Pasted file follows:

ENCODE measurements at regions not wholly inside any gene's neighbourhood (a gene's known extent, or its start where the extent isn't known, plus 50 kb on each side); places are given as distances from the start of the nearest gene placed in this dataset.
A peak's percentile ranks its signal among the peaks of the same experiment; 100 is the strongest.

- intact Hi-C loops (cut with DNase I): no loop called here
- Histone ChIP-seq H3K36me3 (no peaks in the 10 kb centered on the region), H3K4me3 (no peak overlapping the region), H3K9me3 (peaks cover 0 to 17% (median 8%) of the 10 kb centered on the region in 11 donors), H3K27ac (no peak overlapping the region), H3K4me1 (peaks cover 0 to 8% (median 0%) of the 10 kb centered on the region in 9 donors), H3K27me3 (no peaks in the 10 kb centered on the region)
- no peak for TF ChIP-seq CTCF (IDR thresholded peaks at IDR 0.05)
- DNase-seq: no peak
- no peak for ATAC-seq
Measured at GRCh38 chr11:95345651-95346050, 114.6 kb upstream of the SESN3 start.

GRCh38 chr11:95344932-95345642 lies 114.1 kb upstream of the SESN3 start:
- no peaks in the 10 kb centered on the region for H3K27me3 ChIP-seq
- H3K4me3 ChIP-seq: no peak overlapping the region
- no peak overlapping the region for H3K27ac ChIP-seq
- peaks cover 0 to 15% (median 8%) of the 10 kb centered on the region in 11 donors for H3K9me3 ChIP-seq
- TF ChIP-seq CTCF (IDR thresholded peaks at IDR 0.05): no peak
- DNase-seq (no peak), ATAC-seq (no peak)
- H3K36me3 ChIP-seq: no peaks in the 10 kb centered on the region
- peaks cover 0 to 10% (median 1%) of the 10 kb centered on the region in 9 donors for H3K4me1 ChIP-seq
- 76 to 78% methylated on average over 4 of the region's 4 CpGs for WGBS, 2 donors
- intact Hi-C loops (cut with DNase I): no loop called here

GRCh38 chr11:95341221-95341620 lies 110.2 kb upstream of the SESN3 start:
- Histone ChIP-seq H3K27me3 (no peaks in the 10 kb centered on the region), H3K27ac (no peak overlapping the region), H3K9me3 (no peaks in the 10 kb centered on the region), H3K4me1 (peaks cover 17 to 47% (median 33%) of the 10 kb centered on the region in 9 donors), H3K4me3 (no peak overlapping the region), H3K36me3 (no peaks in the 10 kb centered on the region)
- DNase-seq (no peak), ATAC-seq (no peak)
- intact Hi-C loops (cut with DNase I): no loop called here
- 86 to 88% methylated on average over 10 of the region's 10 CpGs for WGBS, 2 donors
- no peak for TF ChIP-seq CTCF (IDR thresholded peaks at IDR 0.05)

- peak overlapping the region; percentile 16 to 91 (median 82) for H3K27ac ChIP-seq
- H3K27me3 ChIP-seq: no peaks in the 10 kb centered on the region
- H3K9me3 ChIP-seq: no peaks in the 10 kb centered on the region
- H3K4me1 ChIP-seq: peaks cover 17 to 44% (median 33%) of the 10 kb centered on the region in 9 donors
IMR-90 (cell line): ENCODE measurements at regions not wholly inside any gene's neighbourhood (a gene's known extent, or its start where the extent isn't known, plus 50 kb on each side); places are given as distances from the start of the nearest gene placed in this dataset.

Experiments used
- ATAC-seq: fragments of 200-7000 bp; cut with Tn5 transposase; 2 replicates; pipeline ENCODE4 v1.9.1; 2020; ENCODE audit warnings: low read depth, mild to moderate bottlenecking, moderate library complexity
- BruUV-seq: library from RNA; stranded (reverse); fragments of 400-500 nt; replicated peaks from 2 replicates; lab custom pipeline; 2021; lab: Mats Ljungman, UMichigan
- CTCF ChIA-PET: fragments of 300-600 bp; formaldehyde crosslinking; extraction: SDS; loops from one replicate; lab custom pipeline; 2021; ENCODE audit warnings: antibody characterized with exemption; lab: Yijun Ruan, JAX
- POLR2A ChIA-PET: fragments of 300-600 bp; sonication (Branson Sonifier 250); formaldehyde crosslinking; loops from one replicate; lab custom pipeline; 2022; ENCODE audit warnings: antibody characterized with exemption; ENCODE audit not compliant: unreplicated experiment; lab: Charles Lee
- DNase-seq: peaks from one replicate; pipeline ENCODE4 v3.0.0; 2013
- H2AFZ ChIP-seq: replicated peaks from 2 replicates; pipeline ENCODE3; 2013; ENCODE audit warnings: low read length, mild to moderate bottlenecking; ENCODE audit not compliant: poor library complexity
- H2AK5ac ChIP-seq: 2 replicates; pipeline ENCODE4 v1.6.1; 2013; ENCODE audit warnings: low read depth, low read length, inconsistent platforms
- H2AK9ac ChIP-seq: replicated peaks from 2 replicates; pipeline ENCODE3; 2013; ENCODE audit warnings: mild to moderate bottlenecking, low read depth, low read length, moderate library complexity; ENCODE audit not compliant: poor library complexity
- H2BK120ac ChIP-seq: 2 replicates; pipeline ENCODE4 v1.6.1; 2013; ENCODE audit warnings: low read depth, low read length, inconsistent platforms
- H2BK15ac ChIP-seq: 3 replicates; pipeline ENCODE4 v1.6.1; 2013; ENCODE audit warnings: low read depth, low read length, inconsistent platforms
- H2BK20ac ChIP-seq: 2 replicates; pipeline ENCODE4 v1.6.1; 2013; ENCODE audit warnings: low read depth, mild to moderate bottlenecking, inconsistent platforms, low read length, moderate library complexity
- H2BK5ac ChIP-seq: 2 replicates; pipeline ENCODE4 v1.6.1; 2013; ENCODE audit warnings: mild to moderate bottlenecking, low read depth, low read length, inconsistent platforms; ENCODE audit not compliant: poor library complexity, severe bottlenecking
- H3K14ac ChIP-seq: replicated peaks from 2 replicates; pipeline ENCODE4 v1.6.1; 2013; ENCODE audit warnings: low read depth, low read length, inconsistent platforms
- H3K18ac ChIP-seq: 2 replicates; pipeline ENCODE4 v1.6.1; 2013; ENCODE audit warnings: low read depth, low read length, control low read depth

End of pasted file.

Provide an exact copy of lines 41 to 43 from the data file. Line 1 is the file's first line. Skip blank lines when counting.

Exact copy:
- H2BK15ac ChIP-seq: 3 replicates; pipeline ENCODE4 v1.6.1; 2013; ENCODE audit warnings: low read depth, low read length, inconsistent platforms
- H2BK20ac ChIP-seq: 2 replicates; pipeline ENCODE4 v1.6.1; 2013; ENCODE audit warnings: low read depth, mild to moderate bottlenecking, inconsistent platforms, low read length, moderate library complexity
- H2BK5ac ChIP-seq: 2 replicates; pipeline ENCODE4 v1.6.1; 2013; ENCODE audit warnings: mild to moderate bottlenecking, low read depth, low read length, inconsistent platforms; ENCODE audit not compliant: poor library complexity, severe bottlenecking